This traditional Swedish kanelbullar (cinnamon buns) recipe is made with a perfectly soft and chewy cardamom dough, a buttery cinnamon-sugar filling, and twisted into cute little knots.
A few years ago when Barclay and I visited Stockholm together for the very first time, we were introduced to one of Sweden’s most delicious national treasures that I have been craving ever since…
…Sweden’s famous cinnamon buns. ♡♡♡
Somehow, Barclay and I had lived our entire lives up until that trip without ever having tried kanelbullar (Swedish cinnamon buns) or kardemummabullar (Swedish cardamom buns). But our friend in Stockholm said that these sweet treats were an absolute must. So the very first morning that we arrived, we ordered one of each to go with our coffee. And oh my word, you guys, it was head-over-heels cinnamon bun love at first bite.
I can’t even tell you how much I love these cinnamon buns! By contrast to their American cinnamon roll cousins, Swedish cinnamon buns are typically twisted and tied into these cute little knots, as you can see above. And instead of spreading a thick layer of icing on top, these buns are sprinkled with crunchy pearl sugar. The dough in Swedish cinnamon buns is also kneaded with a hint of cardamom, which adds an irresistibly warm depth of flavor to the cinnamon in the filling. And best of all, these rolls are baked just long enough so that they stay perfectly soft and chewy, which I strongly believe is the optimum texture for any type of cinnamon roll or bun.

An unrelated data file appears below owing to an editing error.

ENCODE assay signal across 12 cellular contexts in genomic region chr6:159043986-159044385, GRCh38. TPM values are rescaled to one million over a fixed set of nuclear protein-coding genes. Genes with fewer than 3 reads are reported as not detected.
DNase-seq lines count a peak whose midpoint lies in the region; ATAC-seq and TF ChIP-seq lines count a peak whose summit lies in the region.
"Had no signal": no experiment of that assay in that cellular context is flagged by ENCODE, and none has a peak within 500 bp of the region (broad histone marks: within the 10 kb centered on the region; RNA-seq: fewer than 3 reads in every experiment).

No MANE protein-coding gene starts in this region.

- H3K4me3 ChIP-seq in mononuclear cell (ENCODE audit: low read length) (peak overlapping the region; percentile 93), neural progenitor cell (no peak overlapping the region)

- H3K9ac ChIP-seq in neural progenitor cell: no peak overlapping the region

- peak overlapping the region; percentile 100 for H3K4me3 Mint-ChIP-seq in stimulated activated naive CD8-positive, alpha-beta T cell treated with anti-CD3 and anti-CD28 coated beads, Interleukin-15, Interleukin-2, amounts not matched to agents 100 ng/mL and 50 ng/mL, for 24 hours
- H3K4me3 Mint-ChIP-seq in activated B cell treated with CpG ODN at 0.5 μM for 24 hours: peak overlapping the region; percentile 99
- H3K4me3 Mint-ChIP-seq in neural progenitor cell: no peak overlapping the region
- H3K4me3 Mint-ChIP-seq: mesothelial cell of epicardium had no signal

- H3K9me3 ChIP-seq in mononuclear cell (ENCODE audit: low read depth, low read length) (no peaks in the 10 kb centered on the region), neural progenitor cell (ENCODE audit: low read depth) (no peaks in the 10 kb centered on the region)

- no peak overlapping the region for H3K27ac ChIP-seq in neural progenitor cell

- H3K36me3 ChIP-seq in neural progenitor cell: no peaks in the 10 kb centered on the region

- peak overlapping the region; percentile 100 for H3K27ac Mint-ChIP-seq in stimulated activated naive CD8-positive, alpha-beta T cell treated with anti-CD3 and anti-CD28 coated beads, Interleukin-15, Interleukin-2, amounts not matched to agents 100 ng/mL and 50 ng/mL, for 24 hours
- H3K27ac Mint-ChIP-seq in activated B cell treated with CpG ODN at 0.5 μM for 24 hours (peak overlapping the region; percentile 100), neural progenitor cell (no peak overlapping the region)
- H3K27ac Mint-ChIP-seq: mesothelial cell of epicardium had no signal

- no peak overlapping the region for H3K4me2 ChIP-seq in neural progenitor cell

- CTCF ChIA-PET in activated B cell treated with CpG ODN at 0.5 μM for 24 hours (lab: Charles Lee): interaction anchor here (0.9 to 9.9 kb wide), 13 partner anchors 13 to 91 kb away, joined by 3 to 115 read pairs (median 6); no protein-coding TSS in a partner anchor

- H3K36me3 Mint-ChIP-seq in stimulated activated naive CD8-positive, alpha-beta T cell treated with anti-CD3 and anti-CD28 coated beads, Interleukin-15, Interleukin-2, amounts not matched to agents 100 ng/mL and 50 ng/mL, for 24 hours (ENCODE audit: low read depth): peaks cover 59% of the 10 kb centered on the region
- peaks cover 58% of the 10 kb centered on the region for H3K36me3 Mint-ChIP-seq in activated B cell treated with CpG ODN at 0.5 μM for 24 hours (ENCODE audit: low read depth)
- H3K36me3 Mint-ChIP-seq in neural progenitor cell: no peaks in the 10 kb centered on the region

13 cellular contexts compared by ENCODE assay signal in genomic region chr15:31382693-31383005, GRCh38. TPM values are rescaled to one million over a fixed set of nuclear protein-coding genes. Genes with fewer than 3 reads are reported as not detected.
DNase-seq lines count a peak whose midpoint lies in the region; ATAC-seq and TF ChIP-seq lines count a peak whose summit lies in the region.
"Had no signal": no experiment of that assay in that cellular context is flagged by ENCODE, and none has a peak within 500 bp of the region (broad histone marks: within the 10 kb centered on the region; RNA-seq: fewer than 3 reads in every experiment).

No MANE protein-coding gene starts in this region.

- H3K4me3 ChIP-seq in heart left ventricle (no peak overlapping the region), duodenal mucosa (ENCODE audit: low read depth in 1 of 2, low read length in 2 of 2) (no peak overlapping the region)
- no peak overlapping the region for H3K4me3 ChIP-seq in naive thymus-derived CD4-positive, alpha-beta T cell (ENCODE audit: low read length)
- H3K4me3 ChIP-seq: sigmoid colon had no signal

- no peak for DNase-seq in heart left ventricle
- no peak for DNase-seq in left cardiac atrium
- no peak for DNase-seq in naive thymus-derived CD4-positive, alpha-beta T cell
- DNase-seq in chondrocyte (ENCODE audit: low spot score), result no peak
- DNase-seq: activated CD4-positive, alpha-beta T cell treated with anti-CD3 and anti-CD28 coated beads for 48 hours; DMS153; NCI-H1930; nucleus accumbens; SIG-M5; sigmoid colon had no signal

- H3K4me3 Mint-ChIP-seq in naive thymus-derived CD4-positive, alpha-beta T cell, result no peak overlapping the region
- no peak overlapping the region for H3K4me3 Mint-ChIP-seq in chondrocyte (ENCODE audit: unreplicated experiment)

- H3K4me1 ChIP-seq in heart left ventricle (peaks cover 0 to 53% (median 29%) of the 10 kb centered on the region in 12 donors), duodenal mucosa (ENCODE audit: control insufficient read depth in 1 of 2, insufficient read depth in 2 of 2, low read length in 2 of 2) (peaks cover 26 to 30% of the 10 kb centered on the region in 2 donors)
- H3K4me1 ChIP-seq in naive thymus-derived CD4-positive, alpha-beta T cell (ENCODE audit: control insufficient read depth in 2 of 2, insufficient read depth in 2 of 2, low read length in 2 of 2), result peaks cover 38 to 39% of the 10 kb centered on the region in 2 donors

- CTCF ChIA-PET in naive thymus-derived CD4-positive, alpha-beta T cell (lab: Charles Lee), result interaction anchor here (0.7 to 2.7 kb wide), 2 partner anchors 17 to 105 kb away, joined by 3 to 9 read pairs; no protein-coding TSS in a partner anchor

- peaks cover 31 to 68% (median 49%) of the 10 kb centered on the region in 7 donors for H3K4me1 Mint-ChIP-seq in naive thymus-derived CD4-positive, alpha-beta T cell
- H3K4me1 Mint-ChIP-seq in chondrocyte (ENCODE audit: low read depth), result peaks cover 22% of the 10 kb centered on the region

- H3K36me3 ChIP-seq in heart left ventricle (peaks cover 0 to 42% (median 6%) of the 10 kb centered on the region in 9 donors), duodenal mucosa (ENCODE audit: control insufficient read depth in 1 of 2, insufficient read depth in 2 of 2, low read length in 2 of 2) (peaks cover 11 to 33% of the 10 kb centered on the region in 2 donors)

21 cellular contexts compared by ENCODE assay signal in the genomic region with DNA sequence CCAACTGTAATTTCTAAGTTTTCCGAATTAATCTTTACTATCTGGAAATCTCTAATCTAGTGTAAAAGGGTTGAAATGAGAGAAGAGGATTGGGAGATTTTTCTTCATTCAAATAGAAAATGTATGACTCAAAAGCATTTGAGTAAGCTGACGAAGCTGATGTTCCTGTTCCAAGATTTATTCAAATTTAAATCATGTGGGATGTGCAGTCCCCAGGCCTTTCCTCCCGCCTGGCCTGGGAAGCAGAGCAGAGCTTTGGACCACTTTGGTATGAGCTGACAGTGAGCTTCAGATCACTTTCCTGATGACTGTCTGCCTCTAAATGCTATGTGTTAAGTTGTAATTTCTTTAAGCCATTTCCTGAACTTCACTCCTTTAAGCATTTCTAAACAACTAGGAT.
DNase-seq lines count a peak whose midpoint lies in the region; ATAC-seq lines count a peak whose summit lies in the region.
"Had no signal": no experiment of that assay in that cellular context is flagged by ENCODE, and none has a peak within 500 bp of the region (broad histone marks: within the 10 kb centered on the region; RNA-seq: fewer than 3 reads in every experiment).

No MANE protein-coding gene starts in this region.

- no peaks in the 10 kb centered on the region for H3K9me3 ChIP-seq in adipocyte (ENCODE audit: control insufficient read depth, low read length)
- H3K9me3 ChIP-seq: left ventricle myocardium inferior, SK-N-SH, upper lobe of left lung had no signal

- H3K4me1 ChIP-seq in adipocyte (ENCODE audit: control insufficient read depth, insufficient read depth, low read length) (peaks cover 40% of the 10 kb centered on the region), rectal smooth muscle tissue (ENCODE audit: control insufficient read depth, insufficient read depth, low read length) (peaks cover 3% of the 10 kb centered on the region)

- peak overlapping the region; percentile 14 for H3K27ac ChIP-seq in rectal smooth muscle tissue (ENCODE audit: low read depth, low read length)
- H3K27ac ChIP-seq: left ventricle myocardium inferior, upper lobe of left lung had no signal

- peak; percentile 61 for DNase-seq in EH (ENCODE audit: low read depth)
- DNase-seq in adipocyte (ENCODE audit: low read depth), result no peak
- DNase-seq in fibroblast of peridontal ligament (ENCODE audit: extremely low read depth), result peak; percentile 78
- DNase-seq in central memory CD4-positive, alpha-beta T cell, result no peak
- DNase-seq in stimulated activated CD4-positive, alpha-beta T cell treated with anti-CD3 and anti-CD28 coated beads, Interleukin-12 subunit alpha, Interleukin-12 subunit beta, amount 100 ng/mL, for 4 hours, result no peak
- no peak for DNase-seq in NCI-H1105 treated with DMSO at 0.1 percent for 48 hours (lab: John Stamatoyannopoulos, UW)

Anyway, Barclay and I literally could not get enough of these sweet treats during our time in Stockholm and have been craving them ever since. So when one of my good friends offered to teach us how to make them a few weeks ago (via Zoom, of course, while we’re all still staying home), we wholeheartedly said YES. Turns out — they’re easier to make than I was expecting! The twisting technique definitely takes a bit of practice at first, but it’s quick and easy once you get the hang of it. And otherwise, the process for making the dough and filling are pretty standard. They do require a few hours of prep time overall, thanks to a few long rise times, so set aside a good long morning to make a batch. But trust me, it will be one million times worth it.
Alright, I’ve been looking forward to sharing this kanelbullar recipe with you for weeks now. So let’s get to it!